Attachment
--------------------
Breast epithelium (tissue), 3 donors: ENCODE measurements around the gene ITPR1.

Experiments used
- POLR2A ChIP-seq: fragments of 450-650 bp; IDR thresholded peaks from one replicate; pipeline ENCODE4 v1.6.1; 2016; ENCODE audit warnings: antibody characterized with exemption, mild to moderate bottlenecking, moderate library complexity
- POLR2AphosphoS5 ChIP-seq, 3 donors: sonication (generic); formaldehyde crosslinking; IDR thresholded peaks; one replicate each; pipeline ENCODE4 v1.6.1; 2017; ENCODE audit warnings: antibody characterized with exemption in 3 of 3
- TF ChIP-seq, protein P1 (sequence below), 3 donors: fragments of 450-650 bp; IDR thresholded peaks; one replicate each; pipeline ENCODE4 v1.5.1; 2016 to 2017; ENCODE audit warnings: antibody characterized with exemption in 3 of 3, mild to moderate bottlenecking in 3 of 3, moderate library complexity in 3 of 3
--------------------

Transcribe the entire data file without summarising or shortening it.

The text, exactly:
Breast epithelium (tissue), 3 donors: ENCODE measurements around the gene ITPR1.

Experiments used
- POLR2A ChIP-seq: fragments of 450-650 bp; IDR thresholded peaks from one replicate; pipeline ENCODE4 v1.6.1; 2016; ENCODE audit warnings: antibody characterized with exemption, mild to moderate bottlenecking, moderate library complexity
- POLR2AphosphoS5 ChIP-seq, 3 donors: sonication (generic); formaldehyde crosslinking; IDR thresholded peaks; one replicate each; pipeline ENCODE4 v1.6.1; 2017; ENCODE audit warnings: antibody characterized with exemption in 3 of 3
- TF ChIP-seq, protein P1 (sequence below), 3 donors: fragments of 450-650 bp; IDR thresholded peaks; one replicate each; pipeline ENCODE4 v1.5.1; 2016 to 2017; ENCODE audit warnings: antibody characterized with exemption in 3 of 3, mild to moderate bottlenecking in 3 of 3, moderate library complexity in 3 of 3